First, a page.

The highly-redacted emails represent proof that Jones and at least two Commerce officials conspired to create a phony justification for including the question. Jones also communicates with multiple other Census Bureau personnel in service of drafting the faux-VRA concern.

“Attached is a draft of the decision memo,” Walsh writes in one email to Jones with the subject line “draft for your review.”

“Per the discussion below, would we consider this our final draft for the explanation of the citizenship question?” Jones writes in another email to several of her Census Bureau peers.

The emails also show the drafted justification–which was eventually given to DOJ by the Census Bureau, seemingly so that DOJ could pretend it was an honest and internal concern and then hand it back to Ross’s people–undergoing various permutations and revisions as Jones herself authored the first attempt.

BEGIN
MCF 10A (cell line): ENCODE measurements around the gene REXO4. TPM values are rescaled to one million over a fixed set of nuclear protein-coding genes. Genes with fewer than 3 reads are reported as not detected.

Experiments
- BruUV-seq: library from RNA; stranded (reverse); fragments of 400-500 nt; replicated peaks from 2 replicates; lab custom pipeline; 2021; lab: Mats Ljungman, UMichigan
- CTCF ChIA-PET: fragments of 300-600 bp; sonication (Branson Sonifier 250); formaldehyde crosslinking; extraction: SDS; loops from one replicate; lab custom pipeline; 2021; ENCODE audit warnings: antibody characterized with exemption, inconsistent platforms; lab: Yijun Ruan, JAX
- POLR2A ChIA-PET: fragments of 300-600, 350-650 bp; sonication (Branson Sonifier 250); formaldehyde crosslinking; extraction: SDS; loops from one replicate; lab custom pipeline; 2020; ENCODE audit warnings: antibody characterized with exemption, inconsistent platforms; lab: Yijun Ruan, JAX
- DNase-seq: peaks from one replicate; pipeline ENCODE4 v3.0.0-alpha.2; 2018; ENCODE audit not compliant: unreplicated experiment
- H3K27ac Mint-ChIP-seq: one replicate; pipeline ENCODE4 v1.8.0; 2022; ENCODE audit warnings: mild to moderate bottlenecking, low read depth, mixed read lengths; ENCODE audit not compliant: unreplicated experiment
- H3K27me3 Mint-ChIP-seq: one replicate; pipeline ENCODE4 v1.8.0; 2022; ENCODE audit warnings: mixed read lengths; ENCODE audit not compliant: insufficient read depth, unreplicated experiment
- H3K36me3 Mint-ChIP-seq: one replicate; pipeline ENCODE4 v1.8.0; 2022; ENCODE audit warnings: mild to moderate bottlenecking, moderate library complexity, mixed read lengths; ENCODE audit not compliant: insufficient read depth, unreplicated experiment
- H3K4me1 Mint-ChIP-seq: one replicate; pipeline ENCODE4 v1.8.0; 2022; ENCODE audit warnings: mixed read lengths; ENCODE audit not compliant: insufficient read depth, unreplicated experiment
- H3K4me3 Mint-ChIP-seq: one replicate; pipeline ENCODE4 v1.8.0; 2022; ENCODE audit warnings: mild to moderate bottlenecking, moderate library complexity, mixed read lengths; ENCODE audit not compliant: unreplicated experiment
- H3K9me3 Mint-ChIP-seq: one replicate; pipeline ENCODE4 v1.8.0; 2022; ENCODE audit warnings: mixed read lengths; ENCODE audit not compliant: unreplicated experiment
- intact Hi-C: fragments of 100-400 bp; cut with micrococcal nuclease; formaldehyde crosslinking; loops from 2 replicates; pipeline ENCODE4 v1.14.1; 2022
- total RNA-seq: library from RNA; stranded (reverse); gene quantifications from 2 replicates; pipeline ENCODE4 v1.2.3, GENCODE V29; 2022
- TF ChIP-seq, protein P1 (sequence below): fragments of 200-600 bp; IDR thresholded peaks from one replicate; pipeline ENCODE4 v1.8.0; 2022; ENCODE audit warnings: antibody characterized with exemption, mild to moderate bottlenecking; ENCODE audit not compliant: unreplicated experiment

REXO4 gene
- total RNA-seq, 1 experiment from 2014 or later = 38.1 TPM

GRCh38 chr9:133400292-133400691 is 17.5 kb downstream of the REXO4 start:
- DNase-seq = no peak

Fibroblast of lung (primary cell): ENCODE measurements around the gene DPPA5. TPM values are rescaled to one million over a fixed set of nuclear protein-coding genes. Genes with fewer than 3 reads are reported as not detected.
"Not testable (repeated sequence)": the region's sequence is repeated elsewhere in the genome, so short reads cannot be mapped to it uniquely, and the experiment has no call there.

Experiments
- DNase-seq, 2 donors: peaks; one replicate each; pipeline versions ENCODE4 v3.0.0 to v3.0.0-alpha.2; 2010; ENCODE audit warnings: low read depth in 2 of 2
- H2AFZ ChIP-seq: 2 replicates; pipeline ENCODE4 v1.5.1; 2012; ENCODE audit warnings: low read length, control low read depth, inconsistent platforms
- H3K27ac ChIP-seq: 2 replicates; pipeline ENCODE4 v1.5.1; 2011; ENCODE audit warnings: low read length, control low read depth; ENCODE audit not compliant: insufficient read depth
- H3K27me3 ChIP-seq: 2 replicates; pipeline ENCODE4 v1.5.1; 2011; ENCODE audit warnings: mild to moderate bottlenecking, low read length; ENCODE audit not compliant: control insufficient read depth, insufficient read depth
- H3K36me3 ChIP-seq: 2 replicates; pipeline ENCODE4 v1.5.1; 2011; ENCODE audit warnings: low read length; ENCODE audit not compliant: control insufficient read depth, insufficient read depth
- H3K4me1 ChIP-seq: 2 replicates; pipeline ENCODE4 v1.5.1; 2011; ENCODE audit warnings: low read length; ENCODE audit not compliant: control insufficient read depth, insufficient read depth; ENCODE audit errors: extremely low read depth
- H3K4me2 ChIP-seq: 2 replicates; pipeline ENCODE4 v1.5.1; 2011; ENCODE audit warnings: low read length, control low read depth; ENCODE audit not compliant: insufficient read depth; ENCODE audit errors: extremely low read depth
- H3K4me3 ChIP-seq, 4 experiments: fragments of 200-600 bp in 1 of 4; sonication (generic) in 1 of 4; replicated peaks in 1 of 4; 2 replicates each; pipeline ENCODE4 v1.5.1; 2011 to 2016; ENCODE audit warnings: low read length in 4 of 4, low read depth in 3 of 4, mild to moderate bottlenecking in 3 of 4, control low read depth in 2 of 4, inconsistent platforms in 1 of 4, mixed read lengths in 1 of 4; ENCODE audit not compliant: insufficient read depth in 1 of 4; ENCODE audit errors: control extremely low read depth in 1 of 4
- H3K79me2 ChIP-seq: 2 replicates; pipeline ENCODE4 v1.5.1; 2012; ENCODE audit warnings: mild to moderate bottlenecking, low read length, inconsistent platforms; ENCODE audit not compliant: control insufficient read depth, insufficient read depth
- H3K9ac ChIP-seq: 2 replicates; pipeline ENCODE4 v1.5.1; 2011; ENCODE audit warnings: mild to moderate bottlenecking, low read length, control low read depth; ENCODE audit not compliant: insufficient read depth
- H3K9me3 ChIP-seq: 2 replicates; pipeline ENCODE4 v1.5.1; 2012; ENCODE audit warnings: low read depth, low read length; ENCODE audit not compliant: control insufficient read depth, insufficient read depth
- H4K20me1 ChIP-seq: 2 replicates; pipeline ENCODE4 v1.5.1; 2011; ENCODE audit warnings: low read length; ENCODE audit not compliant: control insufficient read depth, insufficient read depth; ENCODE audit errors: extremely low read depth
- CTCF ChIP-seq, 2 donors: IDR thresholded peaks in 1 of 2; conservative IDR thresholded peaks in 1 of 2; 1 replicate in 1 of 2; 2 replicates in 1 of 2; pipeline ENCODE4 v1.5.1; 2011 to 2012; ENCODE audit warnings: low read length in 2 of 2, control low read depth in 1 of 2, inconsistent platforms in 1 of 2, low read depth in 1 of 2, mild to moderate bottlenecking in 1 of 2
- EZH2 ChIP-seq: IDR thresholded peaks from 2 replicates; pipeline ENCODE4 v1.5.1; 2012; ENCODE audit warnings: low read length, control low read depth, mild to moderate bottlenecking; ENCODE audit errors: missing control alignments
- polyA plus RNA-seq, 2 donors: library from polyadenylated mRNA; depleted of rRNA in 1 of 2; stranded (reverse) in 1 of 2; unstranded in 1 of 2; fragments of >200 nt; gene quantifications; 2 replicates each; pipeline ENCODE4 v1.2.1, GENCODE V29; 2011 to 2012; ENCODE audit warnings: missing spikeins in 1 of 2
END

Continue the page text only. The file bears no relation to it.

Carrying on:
That first draft was then forwarded to Census official Melissa L. Creech.

“Hi Christa,” Creech writes. “Thanks for drafting.”

According to DOJ attorneys, the damning documents were “inadvertently not produced in discovery” and the government is currently “still investigating the cause of the error within the document review platform to determine whether any other documents were similarly inadvertently omitted from production.”

The potential for additional documents implicating administration officials got an additional boost on Tuesday when the House Oversight Committee sued Barr over his “unlawful refusals to comply with duly authorized, issued, and served Committee subpoenas” related to the “citizenship question” controversy and coverup.

[image via Chip Somodevilla/Getty Images]